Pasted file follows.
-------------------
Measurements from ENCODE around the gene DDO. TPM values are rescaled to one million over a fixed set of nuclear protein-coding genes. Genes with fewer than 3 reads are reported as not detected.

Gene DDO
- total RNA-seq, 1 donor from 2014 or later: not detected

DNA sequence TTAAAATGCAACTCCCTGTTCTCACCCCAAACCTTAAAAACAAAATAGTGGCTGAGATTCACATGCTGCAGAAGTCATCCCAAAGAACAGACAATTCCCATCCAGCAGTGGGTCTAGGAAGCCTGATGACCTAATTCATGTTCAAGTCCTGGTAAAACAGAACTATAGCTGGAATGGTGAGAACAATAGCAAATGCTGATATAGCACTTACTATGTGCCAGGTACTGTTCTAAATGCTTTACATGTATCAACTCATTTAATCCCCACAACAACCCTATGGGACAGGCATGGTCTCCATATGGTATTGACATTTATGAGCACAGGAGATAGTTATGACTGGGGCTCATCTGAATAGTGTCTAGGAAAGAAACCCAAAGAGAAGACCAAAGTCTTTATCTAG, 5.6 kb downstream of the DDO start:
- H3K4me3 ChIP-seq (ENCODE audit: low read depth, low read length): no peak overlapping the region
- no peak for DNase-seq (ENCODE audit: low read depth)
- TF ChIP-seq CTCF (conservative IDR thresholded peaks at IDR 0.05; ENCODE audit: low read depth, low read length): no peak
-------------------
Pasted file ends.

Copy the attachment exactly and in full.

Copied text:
Measurements from ENCODE around the gene DDO. TPM values are rescaled to one million over a fixed set of nuclear protein-coding genes. Genes with fewer than 3 reads are reported as not detected.

Gene DDO
- total RNA-seq, 1 donor from 2014 or later: not detected

DNA sequence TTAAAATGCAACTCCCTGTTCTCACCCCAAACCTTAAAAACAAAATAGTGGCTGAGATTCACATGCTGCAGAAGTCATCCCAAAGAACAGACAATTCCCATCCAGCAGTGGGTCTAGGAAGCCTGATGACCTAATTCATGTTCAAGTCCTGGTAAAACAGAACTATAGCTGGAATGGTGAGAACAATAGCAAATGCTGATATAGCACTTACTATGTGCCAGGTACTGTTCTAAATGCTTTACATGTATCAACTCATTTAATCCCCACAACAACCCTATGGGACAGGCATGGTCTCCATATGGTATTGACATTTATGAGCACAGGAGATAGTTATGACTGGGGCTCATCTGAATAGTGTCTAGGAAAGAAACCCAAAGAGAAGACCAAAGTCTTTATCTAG, 5.6 kb downstream of the DDO start:
- H3K4me3 ChIP-seq (ENCODE audit: low read depth, low read length): no peak overlapping the region
- no peak for DNase-seq (ENCODE audit: low read depth)
- TF ChIP-seq CTCF (conservative IDR thresholded peaks at IDR 0.05; ENCODE audit: low read depth, low read length): no peak